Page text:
Had a great lunch in Olhao as well:

 

                                      Lunch at this restaurant, O Bote, in Olhao, Portugal

 

One of our favorite beach cities was Vilamoura. It has a horseshoe-shaped marina with hundreds of fancy yachts in the center. We estimate there are at least 70 upscale restaurants—including three Irish pubs–-facing the yachts. 

 

Even more restaurants are on the beach boardwalk with access from the marina. We had lunch at Buzios Beach Café.

 

In the city of Portimao, the beach had more than 200 volleyball courts and nets set up on the sand. A tournament was taking place featuring women’s and men’s doubles. We watched the action while having lunch at a beach café there.

 

                               Portimao from above the beach where the old fort is located 

 

On the way home, we visited another beach city, Albuferia. It is well known for cakes made with almonds. These are so tasty it’s mind-boggling. On our first visit there, we stopped by the Marina, unaware that just a cove or two away was the bustling town square that is a huge tourist attraction.

A week later, Greta and I went there for lunch and a stroll on the beach.

 

                                              Albufeira - beach area town square

 

The olive oil, seafood, olives, oranges, pastries, bread, cheese and wine in Portugal are delectable. Great wine is less than five euros per bottle. One day, we stopped at the tiny country market near where we were staying. There was a bottle of red wine for 1.75 euros, about two bucks. It was not only drinkable, but very tasty--somewhat like "Two-buck Chuck" back in Orange County at Trader Joe's stores.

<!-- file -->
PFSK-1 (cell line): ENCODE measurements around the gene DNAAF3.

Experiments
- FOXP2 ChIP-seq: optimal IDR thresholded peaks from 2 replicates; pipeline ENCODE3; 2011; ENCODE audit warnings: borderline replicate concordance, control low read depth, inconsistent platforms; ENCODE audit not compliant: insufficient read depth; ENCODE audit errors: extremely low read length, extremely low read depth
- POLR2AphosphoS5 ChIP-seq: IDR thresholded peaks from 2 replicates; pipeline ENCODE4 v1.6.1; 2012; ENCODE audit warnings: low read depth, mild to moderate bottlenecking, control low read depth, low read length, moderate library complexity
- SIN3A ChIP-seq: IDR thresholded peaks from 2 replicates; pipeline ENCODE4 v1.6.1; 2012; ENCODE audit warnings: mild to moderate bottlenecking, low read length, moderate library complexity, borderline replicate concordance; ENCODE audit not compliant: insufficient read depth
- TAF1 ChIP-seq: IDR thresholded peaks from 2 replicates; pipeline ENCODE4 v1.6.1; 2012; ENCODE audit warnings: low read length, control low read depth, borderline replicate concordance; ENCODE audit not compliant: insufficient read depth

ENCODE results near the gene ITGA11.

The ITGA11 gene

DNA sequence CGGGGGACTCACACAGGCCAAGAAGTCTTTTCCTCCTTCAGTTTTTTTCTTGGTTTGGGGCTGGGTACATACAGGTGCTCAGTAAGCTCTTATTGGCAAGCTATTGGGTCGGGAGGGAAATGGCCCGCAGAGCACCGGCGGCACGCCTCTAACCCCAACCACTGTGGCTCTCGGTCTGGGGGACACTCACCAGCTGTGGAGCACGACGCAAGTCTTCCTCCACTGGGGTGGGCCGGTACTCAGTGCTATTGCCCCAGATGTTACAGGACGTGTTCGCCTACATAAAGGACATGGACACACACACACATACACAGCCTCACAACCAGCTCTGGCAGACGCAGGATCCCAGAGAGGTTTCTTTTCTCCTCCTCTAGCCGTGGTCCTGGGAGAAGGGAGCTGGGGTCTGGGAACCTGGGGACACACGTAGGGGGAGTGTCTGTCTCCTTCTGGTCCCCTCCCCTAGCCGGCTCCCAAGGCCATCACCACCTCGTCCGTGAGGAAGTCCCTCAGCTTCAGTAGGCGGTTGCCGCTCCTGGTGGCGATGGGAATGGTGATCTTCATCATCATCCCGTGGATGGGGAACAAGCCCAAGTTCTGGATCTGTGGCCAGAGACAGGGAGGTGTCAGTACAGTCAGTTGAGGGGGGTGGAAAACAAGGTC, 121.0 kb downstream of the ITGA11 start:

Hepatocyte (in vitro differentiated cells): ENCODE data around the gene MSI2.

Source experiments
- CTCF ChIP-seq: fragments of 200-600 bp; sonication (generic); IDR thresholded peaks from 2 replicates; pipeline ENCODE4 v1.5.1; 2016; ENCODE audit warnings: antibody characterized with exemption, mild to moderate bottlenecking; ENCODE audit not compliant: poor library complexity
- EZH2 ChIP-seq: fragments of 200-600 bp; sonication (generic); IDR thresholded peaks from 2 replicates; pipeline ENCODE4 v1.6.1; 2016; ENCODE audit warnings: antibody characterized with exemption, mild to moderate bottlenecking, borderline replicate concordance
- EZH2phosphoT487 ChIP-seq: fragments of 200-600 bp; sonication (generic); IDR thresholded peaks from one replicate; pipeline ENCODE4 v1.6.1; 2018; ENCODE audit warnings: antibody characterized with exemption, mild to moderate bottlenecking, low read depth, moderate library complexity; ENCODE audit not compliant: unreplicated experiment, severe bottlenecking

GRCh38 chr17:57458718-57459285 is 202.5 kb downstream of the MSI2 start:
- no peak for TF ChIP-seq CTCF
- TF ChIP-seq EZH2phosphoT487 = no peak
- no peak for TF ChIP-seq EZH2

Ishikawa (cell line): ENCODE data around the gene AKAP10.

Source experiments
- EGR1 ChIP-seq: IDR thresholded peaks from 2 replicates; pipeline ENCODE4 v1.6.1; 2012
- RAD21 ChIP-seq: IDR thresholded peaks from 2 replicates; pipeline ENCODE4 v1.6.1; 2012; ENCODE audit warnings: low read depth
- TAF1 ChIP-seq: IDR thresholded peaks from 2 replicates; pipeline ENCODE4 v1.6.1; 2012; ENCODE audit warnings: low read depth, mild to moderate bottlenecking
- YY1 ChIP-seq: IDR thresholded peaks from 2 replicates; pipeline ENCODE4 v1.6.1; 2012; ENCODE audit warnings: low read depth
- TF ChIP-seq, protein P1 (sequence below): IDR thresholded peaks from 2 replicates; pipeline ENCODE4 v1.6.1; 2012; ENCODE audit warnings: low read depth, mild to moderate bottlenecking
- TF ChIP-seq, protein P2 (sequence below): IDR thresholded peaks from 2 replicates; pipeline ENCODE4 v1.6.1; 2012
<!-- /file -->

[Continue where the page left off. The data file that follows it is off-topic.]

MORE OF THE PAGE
On our fifth day, we decided to walk around Estoi, the closest town to us. It appeared to be sleepy, not much there. We saw a sign describing a palace, hidden away. We tried to get to it but there were walls all around and gates were padlocked.

 

On a deserted back street, a couple walked by us, and said in an English accent, “It’s worth going inside, we can show you the way.” Tony and Josephine were from Manchester, England.

 

The ancient palace had been converted into a hotel. It was beautiful inside. There were murals hand painted by Italian artists on the ceilings throughout the main floor of the hotel.

 

Also in Estoi, there are Roman ruins dating from the 3rd century A.D. This is a perfect example of trying to see too much elsewhere and missing wonderful things right where you are staying.

That night, we met Tony and Josephine for dinner at a local Estoi restaurant that Greta and I had driven past several times, thinking it was just for villagers. It was Tony’s 58th birthday. The dinner was delicious and reasonable.

 

As we concluded our first week in the Algarve, Greta suggested we explore Faro, the nearby city where we had only shopped for groceries.

 

We did not realize that it also had a wonderful marina and historic district. Why had we overlooked a city so close to us? Faro has its unique characteristics: within the large Carmo Church, there is a chapel constructed out of the bones of 1,245 deceased monks. A little morbid but that’s what makes travel so interesting.

 

 Bones Chapel adjacent to the main cathedral in the old walled city